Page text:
- 4-319th FAR is the brigade’s field artillery (or Fires) battalion and is equipped with both the 105mm M119 Light Howitzer variant of the British L118 Light Gun and the 155mm M777A2 Towed Howitzer, which is also a British design.
- 54th BEB, formerly the Special Troops Battalion of 173rd ABCT, is primarily the brigade’s combat engineer asset.
- 173rd Support Battalion (Airborne) has been the brigade’s combat support or logistics formation since 2006.
SABER JUNCTION 20 commenced with a joint force air assault infiltration by 300+ Paratroopers and over a dozen vehicles from 173rd ABCT into Hohenfels TA from Grafenwöhr TA; COVID-19 limitations preventing Italy-based troops inserting directly from Aviano. The initial insertion was undertaken using six UH-60 Black Hawk and five CH-47 Chinook helicopters, as well as three USMC MV-22B Osprey tiltrotor aircraft, in three lifts, to conduct area reconnaissance and secure tactical assembly areas to first enable follow-on air-landing operations onto the 1,100-metre long unpaved STOL (Short Take-Off and Landing) airstrip at the east end of the training area and then allow subsequent ground convoy operations.
The Combat Team’s light 4×4 vehicles inserted by Chinook included both High Mobility Multi-purpose Wheeled Vehicles (HMMWV or Humvees) and Army Ground Mobility Vehicles (A-GMV). Most readers will no doubt be familiar with the Humvee, but the A-GMV is a newcomer to US Army Europe so we will take a closer look at this interesting light squad vehicle, which is capable of transporting up to nine Airborne troops, in a future article.
Facing the US Paratroopers on the ground were both conventional military and paramilitary formations, including the Men In Black OpFor assisted by troops from other NATO nations and unconventional players, while in the several villages and hamlets spread across the 160 square kilometre training area civilian role-players brought a degree of realism and confusion. We had hoped we might have the chance to photograph Latvian and Lithuanian troops wearing their new camouflage patterns on this exercise, but unfortunately at the time of our visit the Latvian contingent was operating as OpFor and wearing a mix of their old M16 camo and black combats, and the Lithuanian contingent was deployed on a part of the training area we did not get the chance to visit. We did, however, have the opportunity to take some static library shots of the Latvian CVR(T) fleet as well as both Romanian and Ukrainian BTR armoured personnel carriers.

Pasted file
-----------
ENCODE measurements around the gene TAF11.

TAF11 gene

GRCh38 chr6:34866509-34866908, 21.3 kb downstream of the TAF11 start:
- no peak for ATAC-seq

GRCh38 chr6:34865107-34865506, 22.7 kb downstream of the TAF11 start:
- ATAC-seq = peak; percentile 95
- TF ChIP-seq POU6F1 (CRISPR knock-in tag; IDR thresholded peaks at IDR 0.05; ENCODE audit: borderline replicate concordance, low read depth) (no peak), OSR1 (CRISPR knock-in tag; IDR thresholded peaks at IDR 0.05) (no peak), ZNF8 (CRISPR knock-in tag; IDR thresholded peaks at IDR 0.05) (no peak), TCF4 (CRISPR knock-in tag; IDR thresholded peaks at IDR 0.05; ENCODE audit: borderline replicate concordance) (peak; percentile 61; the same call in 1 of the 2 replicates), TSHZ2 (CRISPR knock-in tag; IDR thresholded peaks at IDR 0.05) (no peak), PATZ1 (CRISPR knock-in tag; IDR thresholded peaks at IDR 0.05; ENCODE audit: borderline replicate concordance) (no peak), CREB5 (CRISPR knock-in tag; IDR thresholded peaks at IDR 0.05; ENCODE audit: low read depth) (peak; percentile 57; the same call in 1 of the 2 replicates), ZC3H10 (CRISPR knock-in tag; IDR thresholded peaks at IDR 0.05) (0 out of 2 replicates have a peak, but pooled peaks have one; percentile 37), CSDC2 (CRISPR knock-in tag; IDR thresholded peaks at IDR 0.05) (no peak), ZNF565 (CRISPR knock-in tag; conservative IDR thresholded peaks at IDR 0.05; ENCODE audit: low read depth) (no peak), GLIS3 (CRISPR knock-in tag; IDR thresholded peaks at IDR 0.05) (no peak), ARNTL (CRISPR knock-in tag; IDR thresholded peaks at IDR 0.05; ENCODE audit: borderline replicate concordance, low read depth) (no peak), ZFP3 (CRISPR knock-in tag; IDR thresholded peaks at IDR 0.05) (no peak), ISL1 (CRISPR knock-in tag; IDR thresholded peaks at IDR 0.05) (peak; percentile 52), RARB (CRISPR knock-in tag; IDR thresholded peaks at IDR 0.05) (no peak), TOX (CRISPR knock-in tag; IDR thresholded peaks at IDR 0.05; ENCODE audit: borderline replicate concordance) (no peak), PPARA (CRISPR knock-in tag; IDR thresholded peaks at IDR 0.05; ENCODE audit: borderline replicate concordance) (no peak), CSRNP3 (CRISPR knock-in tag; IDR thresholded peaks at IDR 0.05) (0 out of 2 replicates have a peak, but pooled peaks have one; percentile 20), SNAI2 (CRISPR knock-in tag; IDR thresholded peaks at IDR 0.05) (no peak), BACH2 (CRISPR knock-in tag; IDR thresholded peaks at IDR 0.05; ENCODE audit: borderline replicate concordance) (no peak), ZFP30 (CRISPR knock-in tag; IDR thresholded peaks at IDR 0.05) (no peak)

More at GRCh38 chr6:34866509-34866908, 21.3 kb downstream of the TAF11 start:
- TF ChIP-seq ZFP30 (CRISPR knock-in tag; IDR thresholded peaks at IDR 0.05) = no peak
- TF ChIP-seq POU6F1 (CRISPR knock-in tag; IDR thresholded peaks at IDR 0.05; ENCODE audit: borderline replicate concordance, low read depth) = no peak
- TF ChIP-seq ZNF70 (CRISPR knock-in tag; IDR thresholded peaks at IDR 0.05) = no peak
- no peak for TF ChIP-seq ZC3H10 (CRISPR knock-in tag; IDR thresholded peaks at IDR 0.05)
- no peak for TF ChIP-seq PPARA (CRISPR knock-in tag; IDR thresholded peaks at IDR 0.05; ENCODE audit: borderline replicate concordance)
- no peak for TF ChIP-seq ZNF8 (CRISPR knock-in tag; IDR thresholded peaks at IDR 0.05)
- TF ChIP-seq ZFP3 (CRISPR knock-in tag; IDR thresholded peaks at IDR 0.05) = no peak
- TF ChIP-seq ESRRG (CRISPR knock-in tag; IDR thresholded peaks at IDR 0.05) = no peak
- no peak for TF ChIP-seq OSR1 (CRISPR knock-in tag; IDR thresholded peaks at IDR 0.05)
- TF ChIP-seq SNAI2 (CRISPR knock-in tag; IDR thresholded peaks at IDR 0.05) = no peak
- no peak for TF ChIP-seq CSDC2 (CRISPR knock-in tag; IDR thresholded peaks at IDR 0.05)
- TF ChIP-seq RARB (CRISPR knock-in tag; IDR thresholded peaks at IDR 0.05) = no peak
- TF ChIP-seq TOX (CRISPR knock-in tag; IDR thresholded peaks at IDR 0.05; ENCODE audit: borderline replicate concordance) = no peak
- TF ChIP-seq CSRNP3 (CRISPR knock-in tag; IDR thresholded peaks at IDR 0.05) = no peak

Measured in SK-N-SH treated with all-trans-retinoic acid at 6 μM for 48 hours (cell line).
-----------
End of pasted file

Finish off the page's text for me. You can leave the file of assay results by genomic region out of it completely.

In addition to US Forces, contingents from Albania, Georgia, Latvia, Lithuania, Moldova, North Macedonia, Romania and Ukraine also participated in the 4,000-strong manoeuvres. As well as at times acting as OpFor, these non-US troops also worked in partnership with the 173rd, sometimes playing the part of friendly nation troops whose country was under attack from a hostile state. The precise scenario for this exercise was crafted specifically for potential threats that the 173rd ABCT might conceivably have to face in some future Crisis Response Operation and is Classified, so understandably we are not at liberty to divulge details.
As luck would have it, the tail end of an Atlantic storm battered Hohenfels on the first day of our visit and this delayed some of the action we had hoped to cover meaning the really interesting activities took place after darkness or on the day I had to travel back to the UK; unfortunately the major reduction in flight schedules meant I could not extend my trip.
To be continued…
[images © Bob Morrison or credited US Army Photographers]